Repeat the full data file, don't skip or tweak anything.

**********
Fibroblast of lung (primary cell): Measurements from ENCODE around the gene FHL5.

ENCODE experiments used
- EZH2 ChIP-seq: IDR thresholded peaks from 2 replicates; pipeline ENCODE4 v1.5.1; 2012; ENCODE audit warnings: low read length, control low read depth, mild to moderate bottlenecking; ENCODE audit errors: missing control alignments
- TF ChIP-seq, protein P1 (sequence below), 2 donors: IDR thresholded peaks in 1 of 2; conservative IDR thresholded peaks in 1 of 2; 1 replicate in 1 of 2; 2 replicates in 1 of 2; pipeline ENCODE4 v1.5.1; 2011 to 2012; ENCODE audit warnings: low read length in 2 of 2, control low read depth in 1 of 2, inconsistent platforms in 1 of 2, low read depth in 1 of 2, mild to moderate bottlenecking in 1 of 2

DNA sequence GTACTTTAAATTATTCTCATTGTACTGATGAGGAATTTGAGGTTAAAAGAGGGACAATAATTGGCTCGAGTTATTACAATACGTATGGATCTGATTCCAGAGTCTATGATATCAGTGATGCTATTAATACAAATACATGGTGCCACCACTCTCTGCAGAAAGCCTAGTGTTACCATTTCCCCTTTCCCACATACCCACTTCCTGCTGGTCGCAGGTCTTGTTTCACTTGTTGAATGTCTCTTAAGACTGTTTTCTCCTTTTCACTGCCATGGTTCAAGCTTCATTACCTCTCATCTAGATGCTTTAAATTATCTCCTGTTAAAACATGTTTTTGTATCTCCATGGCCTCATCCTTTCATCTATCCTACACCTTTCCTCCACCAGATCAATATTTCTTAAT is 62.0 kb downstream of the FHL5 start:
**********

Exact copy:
Fibroblast of lung (primary cell): Measurements from ENCODE around the gene FHL5.

ENCODE experiments used
- EZH2 ChIP-seq: IDR thresholded peaks from 2 replicates; pipeline ENCODE4 v1.5.1; 2012; ENCODE audit warnings: low read length, control low read depth, mild to moderate bottlenecking; ENCODE audit errors: missing control alignments
- TF ChIP-seq, protein P1 (sequence below), 2 donors: IDR thresholded peaks in 1 of 2; conservative IDR thresholded peaks in 1 of 2; 1 replicate in 1 of 2; 2 replicates in 1 of 2; pipeline ENCODE4 v1.5.1; 2011 to 2012; ENCODE audit warnings: low read length in 2 of 2, control low read depth in 1 of 2, inconsistent platforms in 1 of 2, low read depth in 1 of 2, mild to moderate bottlenecking in 1 of 2

DNA sequence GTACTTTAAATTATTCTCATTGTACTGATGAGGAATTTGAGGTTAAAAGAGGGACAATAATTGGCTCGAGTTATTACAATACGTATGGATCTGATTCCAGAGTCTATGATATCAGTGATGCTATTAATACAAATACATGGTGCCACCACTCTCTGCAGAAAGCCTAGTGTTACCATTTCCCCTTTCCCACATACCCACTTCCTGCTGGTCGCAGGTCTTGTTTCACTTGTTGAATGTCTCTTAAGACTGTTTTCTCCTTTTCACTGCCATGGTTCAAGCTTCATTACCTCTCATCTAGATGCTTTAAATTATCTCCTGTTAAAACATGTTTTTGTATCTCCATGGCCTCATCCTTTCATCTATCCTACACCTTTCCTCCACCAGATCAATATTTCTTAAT is 62.0 kb downstream of the FHL5 start: